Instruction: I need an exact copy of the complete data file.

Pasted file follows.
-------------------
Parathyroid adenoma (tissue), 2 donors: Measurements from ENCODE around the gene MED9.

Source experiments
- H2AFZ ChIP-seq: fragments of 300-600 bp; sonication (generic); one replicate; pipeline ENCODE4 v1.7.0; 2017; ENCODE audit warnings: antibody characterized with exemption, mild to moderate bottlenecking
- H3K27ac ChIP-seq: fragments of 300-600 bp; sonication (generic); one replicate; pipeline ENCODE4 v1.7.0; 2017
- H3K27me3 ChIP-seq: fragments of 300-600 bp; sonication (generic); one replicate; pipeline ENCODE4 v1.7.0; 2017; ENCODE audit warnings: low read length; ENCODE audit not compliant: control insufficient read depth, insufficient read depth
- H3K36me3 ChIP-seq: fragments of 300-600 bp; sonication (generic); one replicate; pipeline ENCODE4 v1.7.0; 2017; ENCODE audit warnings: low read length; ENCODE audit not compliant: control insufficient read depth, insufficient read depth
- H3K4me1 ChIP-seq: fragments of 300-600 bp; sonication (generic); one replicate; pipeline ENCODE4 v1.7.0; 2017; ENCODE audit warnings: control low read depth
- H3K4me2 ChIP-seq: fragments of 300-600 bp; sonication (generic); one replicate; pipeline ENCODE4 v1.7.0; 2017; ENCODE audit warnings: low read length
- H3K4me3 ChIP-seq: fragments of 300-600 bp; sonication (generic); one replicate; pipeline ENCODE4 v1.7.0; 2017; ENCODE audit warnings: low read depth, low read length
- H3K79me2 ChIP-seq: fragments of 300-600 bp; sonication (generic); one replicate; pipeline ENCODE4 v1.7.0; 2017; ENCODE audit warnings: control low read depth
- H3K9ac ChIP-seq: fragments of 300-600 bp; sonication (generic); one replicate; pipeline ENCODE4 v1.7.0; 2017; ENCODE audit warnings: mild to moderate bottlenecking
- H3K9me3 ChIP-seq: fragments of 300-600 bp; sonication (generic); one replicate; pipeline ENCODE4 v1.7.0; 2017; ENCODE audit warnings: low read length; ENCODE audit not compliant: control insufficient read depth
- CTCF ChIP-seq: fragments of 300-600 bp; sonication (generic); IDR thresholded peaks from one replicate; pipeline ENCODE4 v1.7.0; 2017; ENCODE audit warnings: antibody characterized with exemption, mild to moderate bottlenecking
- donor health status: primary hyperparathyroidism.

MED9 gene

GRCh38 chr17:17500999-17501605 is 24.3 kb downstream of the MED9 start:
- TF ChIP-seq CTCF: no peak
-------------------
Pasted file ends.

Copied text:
Parathyroid adenoma (tissue), 2 donors: Measurements from ENCODE around the gene MED9.

Source experiments
- H2AFZ ChIP-seq: fragments of 300-600 bp; sonication (generic); one replicate; pipeline ENCODE4 v1.7.0; 2017; ENCODE audit warnings: antibody characterized with exemption, mild to moderate bottlenecking
- H3K27ac ChIP-seq: fragments of 300-600 bp; sonication (generic); one replicate; pipeline ENCODE4 v1.7.0; 2017
- H3K27me3 ChIP-seq: fragments of 300-600 bp; sonication (generic); one replicate; pipeline ENCODE4 v1.7.0; 2017; ENCODE audit warnings: low read length; ENCODE audit not compliant: control insufficient read depth, insufficient read depth
- H3K36me3 ChIP-seq: fragments of 300-600 bp; sonication (generic); one replicate; pipeline ENCODE4 v1.7.0; 2017; ENCODE audit warnings: low read length; ENCODE audit not compliant: control insufficient read depth, insufficient read depth
- H3K4me1 ChIP-seq: fragments of 300-600 bp; sonication (generic); one replicate; pipeline ENCODE4 v1.7.0; 2017; ENCODE audit warnings: control low read depth
- H3K4me2 ChIP-seq: fragments of 300-600 bp; sonication (generic); one replicate; pipeline ENCODE4 v1.7.0; 2017; ENCODE audit warnings: low read length
- H3K4me3 ChIP-seq: fragments of 300-600 bp; sonication (generic); one replicate; pipeline ENCODE4 v1.7.0; 2017; ENCODE audit warnings: low read depth, low read length
- H3K79me2 ChIP-seq: fragments of 300-600 bp; sonication (generic); one replicate; pipeline ENCODE4 v1.7.0; 2017; ENCODE audit warnings: control low read depth
- H3K9ac ChIP-seq: fragments of 300-600 bp; sonication (generic); one replicate; pipeline ENCODE4 v1.7.0; 2017; ENCODE audit warnings: mild to moderate bottlenecking
- H3K9me3 ChIP-seq: fragments of 300-600 bp; sonication (generic); one replicate; pipeline ENCODE4 v1.7.0; 2017; ENCODE audit warnings: low read length; ENCODE audit not compliant: control insufficient read depth
- CTCF ChIP-seq: fragments of 300-600 bp; sonication (generic); IDR thresholded peaks from one replicate; pipeline ENCODE4 v1.7.0; 2017; ENCODE audit warnings: antibody characterized with exemption, mild to moderate bottlenecking
- donor health status: primary hyperparathyroidism.

MED9 gene

GRCh38 chr17:17500999-17501605 is 24.3 kb downstream of the MED9 start:
- TF ChIP-seq CTCF: no peak